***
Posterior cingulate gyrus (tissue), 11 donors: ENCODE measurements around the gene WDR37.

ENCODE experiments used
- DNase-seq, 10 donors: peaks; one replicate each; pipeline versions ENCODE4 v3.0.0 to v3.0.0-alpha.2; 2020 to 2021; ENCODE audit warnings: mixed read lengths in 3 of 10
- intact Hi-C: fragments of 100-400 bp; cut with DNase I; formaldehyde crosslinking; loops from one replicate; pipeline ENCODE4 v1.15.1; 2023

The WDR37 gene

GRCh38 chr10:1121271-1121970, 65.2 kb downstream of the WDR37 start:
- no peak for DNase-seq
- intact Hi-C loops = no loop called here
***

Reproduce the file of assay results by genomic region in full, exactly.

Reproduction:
Posterior cingulate gyrus (tissue), 11 donors: ENCODE measurements around the gene WDR37.

ENCODE experiments used
- DNase-seq, 10 donors: peaks; one replicate each; pipeline versions ENCODE4 v3.0.0 to v3.0.0-alpha.2; 2020 to 2021; ENCODE audit warnings: mixed read lengths in 3 of 10
- intact Hi-C: fragments of 100-400 bp; cut with DNase I; formaldehyde crosslinking; loops from one replicate; pipeline ENCODE4 v1.15.1; 2023

The WDR37 gene

GRCh38 chr10:1121271-1121970, 65.2 kb downstream of the WDR37 start:
- no peak for DNase-seq
- intact Hi-C loops = no loop called here